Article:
Iron Rich Foods

Iron is one of the most essential nutrients needed by the body. It makes the cells “breathe” due to the fact that it works with protein in making hemoglobin in red blood cells. Some of the main iron rich foods include spinach, raisins, tofu and chicken.

Hemoglobin is responsible in carrying oxygen to different parts of the body in order for it to conduct its normal functions. Iron is stored in the bone marrow, liver, and spleen.

Approximately two-thirds of the body’s iron is found in hemoglobin and trace amounts in myoglobin, which are proteins that aids in supplying oxygen to muscles as well as in enzymes that assist in biochemical reactions.

Iron deficiency anemia can occur due to insufficient amount of iron in the red blood cells. This condition is often caused by poor iron absorption by the body, diet low in iron, blood loss, and during pregnancy. Some of the possible iron deficiency symptoms include: light headedness extreme fatigue and feeling of weakness; headache; lack of energy or tiredness, forceful and rapid heartbeat; tongue becomes sore, reddened and smooth, shortness of breath during exercise; pale skin on the inner mouth, the lining of the eyes, and the nails; decrease in appetite; low blood pressure with position change from sitting to standing up; abdominal pain; disturbed sleep; brittle hair; increased vulnerability to infection; and reduction in immunity.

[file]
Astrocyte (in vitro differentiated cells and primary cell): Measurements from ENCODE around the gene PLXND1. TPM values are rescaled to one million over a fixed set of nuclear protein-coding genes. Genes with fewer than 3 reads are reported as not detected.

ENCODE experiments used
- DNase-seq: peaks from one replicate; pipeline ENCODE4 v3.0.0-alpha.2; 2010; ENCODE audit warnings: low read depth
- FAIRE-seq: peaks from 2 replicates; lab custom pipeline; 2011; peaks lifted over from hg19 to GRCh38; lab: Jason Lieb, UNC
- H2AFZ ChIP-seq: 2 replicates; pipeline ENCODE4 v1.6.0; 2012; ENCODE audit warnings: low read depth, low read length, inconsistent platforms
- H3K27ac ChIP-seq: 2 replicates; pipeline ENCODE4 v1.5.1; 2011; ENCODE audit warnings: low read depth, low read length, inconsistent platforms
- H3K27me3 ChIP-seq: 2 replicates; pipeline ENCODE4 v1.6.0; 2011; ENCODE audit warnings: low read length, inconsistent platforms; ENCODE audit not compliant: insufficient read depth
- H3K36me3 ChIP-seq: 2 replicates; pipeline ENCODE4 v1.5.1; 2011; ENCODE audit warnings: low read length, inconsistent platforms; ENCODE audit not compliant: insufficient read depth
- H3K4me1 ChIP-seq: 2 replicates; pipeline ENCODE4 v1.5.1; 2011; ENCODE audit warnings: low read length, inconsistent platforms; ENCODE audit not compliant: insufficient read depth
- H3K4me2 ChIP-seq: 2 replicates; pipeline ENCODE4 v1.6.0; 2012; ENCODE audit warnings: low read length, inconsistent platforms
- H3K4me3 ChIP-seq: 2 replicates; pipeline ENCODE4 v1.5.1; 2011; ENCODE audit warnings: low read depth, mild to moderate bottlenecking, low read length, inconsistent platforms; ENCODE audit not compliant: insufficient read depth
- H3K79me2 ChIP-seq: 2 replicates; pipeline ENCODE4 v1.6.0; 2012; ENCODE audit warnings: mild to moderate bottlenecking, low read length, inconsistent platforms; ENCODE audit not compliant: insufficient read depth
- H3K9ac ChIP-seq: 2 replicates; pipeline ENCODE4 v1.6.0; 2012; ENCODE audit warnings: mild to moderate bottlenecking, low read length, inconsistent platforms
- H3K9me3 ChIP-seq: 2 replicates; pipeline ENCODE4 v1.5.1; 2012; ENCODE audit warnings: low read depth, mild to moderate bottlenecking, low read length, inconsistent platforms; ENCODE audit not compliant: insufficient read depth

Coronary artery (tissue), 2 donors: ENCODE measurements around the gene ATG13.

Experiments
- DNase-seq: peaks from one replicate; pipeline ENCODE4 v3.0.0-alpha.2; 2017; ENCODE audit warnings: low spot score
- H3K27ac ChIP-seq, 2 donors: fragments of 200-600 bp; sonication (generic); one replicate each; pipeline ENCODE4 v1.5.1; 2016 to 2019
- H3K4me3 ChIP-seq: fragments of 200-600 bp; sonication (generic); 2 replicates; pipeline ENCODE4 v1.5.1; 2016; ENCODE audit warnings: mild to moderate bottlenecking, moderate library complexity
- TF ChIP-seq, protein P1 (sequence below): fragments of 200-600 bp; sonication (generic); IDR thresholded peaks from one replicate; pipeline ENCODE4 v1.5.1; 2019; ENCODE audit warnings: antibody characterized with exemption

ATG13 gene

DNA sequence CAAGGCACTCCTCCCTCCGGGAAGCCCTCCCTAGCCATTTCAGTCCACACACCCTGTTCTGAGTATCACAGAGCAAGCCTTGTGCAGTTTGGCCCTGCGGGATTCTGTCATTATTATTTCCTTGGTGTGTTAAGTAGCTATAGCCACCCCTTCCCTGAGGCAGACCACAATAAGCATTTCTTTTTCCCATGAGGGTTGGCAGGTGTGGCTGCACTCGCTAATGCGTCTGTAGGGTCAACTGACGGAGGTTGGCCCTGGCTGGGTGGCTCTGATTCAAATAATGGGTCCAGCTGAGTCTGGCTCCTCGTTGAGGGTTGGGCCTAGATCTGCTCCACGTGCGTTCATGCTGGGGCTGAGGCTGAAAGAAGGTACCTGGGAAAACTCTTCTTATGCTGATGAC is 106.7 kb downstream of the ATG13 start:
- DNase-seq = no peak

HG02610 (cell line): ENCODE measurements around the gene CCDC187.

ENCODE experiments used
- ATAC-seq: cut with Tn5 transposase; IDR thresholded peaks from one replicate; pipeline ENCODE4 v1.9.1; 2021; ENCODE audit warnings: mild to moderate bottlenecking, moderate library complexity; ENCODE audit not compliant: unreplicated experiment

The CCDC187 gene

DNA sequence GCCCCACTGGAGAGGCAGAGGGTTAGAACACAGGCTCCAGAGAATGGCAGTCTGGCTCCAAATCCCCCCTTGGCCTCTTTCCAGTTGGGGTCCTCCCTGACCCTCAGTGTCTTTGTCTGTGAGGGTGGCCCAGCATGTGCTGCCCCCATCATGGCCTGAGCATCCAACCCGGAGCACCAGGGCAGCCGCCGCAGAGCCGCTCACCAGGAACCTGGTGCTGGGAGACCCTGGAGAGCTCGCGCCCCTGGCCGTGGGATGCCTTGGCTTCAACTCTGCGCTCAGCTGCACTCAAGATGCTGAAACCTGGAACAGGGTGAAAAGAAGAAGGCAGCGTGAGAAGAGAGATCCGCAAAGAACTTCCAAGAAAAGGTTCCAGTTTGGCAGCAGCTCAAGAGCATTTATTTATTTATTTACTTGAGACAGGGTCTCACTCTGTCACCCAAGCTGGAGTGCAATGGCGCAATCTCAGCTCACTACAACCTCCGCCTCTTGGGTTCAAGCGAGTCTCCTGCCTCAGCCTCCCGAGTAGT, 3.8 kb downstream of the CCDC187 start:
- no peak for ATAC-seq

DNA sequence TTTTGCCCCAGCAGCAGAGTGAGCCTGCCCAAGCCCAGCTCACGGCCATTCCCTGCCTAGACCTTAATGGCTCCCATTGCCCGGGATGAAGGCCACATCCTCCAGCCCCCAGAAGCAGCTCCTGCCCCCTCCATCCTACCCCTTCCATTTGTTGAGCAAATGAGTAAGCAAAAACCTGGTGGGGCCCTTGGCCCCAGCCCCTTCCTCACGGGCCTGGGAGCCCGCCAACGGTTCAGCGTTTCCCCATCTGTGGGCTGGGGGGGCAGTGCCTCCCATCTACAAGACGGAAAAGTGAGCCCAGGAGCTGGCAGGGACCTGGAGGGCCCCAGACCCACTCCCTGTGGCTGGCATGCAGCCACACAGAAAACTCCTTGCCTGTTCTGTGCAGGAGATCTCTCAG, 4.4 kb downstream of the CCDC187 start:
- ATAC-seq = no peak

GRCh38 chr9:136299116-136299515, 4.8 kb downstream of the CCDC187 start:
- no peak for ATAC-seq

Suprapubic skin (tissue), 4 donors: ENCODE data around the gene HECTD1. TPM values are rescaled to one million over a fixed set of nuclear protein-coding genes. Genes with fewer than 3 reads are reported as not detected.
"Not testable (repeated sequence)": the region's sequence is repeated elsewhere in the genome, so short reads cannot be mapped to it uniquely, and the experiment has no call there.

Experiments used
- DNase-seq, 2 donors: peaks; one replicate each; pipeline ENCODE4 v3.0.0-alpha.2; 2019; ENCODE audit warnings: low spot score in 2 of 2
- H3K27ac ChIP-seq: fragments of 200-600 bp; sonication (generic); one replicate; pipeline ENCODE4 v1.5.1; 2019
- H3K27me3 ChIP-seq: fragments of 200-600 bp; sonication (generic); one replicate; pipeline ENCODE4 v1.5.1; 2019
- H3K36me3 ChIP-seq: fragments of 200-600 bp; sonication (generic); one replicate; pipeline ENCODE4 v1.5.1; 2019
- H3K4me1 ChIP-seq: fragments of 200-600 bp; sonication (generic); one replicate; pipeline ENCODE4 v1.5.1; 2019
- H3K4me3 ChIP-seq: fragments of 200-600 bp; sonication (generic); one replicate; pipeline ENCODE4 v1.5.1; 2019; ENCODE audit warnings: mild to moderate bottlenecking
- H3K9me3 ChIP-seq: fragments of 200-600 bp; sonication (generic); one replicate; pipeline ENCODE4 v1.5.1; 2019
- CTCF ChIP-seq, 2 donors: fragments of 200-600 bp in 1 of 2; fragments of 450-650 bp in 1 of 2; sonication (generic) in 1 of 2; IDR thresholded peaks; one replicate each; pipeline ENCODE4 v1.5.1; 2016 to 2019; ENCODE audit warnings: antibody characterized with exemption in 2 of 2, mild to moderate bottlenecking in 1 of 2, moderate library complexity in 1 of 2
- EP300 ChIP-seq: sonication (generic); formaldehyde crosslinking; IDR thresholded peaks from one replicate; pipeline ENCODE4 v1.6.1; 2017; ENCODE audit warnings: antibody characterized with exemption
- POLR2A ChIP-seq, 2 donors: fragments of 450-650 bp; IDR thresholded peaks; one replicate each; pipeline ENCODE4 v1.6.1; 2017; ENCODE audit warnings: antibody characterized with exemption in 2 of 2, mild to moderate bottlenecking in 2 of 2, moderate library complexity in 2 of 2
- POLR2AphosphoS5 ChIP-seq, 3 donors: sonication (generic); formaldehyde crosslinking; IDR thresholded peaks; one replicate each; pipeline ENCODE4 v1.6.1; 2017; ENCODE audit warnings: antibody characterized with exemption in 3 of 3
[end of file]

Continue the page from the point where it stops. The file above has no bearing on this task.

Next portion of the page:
The Recommended Dietary Allowance (RDA) for iron

AGE

FEMALES (mg/day)

MALES (mg/day)

0 to 6 months

0.27 (Adequate Intake)

0.27 (Adequate Intake)

7 to 12 months

11

11

1 to 3 years

7

7

4 to 8 years

10

10

9 to 13 years

8

8

14 to 18 years

15

11

19 to 50 years

18

8

51 years +

8

8

Pregnant

27

Lactating 18 years and younger

10

Lactating 19 years and older

9

 Iron Rich Foods

There are generally two forms of dietary iron rich foods:

  1. Heme iron is derived from hemoglobin and is found in animal foods that contain hemoglobin such as red meat, poultry, beef, tuna, salmon, shrimp, clamp, turkey, cod, and flounder.
  2. Non-heme iron is the form of iron that is found in plant foods such as beans and lentils. It is also the iron that is being added to iron-fortified and iron-enriched foods. Some of the excellent sources of non-heme iron are broccoli, lima beans, dates, raisins, soya, oatmeal, molasses, pinto beans, peas, tofu, grits, apricots, almonds, bagels, white bread, whole wheat bread, and spinach.

Dietary food sources of iron also include dairy products such as milk, yogurt, and cheese. Although these are foods are excellent sources of calcium, they only contain traces supply of iron. However, breast milk, infant formula, and tofu are exceptions to these. Go here for a full Iron rich foods list.

Iron Rich Foods References and Further Reading

Linus Pauling Institute; Virginia Tech Extension; NIH; UI-UC; UCLA, Got Blood.

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